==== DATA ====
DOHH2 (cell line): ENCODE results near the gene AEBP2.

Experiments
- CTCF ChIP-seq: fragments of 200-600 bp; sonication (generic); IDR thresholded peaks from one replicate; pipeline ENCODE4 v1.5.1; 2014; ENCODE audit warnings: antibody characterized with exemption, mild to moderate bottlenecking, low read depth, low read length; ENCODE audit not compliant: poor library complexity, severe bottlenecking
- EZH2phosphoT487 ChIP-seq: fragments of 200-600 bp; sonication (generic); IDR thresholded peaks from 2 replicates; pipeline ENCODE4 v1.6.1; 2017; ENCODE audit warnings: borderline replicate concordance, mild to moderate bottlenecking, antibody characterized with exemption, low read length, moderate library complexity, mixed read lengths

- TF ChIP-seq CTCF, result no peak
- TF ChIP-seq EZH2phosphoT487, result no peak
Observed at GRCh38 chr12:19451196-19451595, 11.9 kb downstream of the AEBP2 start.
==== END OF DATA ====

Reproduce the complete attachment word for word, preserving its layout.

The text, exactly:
DOHH2 (cell line): ENCODE results near the gene AEBP2.

Experiments
- CTCF ChIP-seq: fragments of 200-600 bp; sonication (generic); IDR thresholded peaks from one replicate; pipeline ENCODE4 v1.5.1; 2014; ENCODE audit warnings: antibody characterized with exemption, mild to moderate bottlenecking, low read depth, low read length; ENCODE audit not compliant: poor library complexity, severe bottlenecking
- EZH2phosphoT487 ChIP-seq: fragments of 200-600 bp; sonication (generic); IDR thresholded peaks from 2 replicates; pipeline ENCODE4 v1.6.1; 2017; ENCODE audit warnings: borderline replicate concordance, mild to moderate bottlenecking, antibody characterized with exemption, low read length, moderate library complexity, mixed read lengths

- TF ChIP-seq CTCF, result no peak
- TF ChIP-seq EZH2phosphoT487, result no peak
Observed at GRCh38 chr12:19451196-19451595, 11.9 kb downstream of the AEBP2 start.